The small size and rapid movement of the mouse heart pose significant difficulties for imaging. Since the thickness of the LV wall is <1 mm, very high image resolution is mandatory and results in microscopic voxel sizes. At the same time, the rapid heart movement requires fast image acquisition. Acquisition of CT images of the mouse heart with an accuracy in scale to human cardiac CT (9, 22, 25) necessitates a 10-fold increase in temporal resolution and a 3,000-fold increase in spatial resolution. As the size of the voxel decreases, the dose must increase simultaneously to maintain sufficient SNRs (11). We employed a prototype cone beam μCT system with high X-ray photon fluence tubes that are 250 times brighter than the tubes on commercial μCT systems (3, 4, 23). This approach directly increases the SNR by an increase of the total fluence rate and resulted in high image quality despite microscopic voxel dimensions.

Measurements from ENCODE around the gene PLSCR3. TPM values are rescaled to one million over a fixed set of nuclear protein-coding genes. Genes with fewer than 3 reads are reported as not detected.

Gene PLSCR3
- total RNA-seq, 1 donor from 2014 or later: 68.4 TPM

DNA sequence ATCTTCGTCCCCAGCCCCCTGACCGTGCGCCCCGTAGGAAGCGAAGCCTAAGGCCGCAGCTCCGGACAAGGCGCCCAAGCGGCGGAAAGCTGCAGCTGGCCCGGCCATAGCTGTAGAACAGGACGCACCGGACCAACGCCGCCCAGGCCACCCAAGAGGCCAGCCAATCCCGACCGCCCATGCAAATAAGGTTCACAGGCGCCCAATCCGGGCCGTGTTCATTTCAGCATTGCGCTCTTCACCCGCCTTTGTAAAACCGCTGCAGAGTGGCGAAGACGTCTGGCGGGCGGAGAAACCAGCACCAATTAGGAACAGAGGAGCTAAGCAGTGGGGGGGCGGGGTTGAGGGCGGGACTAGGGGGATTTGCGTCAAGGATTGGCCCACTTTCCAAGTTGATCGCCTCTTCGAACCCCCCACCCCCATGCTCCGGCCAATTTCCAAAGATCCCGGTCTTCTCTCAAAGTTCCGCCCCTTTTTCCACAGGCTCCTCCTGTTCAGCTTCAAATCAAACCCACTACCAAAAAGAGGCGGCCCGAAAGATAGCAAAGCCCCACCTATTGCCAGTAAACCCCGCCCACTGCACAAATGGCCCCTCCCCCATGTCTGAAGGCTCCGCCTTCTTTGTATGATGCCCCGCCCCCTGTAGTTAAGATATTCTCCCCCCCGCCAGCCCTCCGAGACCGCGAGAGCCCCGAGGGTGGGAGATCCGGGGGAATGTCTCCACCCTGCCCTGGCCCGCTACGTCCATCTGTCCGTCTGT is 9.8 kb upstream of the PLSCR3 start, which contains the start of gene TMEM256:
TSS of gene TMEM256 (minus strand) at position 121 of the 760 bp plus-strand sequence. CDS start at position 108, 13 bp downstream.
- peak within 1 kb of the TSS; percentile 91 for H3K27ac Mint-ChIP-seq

In line with recent reports describing late-enhancement CT in large-animal models (17) and patients (13), we found good agreement of hyperenhanced infarct scars and the ex vivo TTC stain (Fig. 3). The hyperenhanced areas accurately reported morphology and size of the infarcts. Thirty minutes after the start of the infusion of the contrast agent, sufficient differences in signal intensities were detected between the infarct and uninjured myocardium. After 60 min, the contrast-to-noise ratio between infarct and uninjured myocardium reached a mean of 7.2 ± 4.2. Future studies will show whether nontransmural infarctions induced by ischemia-reperfusion injury can be quantified in a similar fashion.